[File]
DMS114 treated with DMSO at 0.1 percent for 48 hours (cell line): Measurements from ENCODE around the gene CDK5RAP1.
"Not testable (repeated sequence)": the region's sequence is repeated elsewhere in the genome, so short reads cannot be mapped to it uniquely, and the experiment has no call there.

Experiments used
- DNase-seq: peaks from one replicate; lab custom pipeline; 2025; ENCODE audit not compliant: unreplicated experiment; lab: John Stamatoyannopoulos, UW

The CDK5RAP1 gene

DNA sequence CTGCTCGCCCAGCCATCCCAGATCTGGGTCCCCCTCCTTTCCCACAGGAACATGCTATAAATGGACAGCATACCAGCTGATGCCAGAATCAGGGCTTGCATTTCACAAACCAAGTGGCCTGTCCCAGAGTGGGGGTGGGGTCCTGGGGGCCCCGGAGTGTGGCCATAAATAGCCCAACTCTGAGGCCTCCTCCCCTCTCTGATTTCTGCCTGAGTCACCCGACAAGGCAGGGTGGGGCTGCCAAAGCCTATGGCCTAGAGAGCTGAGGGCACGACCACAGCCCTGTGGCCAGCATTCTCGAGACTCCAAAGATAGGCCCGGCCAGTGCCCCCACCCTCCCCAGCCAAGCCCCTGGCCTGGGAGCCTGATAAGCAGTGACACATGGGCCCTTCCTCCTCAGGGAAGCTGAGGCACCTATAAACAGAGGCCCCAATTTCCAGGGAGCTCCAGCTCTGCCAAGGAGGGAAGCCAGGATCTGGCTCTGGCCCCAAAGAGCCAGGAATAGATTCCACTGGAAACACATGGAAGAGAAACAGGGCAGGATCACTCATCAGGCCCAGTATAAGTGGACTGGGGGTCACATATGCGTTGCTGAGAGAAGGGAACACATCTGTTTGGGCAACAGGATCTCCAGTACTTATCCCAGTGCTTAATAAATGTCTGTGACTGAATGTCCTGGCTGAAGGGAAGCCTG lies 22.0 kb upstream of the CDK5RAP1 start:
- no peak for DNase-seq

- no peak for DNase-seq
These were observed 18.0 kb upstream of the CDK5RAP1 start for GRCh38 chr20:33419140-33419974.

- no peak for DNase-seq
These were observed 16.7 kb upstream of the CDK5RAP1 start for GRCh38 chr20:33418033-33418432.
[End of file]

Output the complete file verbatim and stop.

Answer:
DMS114 treated with DMSO at 0.1 percent for 48 hours (cell line): Measurements from ENCODE around the gene CDK5RAP1.
"Not testable (repeated sequence)": the region's sequence is repeated elsewhere in the genome, so short reads cannot be mapped to it uniquely, and the experiment has no call there.

Experiments used
- DNase-seq: peaks from one replicate; lab custom pipeline; 2025; ENCODE audit not compliant: unreplicated experiment; lab: John Stamatoyannopoulos, UW

The CDK5RAP1 gene

DNA sequence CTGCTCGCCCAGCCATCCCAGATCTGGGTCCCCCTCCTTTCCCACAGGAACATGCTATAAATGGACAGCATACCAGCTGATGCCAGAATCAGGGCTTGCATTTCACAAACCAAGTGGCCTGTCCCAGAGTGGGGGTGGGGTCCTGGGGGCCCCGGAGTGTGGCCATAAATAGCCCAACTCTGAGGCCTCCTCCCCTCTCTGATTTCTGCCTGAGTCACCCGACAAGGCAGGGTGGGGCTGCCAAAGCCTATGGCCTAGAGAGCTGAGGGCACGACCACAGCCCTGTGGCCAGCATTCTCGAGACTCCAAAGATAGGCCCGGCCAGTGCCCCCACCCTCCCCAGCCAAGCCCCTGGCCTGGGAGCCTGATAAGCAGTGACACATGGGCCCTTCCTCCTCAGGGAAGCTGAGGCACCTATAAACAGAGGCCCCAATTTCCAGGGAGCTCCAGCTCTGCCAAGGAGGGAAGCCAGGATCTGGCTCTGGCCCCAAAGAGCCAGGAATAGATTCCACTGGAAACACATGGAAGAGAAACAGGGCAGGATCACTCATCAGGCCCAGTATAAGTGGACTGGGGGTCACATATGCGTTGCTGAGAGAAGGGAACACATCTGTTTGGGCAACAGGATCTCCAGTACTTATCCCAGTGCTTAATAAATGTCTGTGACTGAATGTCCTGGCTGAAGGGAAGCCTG lies 22.0 kb upstream of the CDK5RAP1 start:
- no peak for DNase-seq

- no peak for DNase-seq
These were observed 18.0 kb upstream of the CDK5RAP1 start for GRCh38 chr20:33419140-33419974.

- no peak for DNase-seq
These were observed 16.7 kb upstream of the CDK5RAP1 start for GRCh38 chr20:33418033-33418432.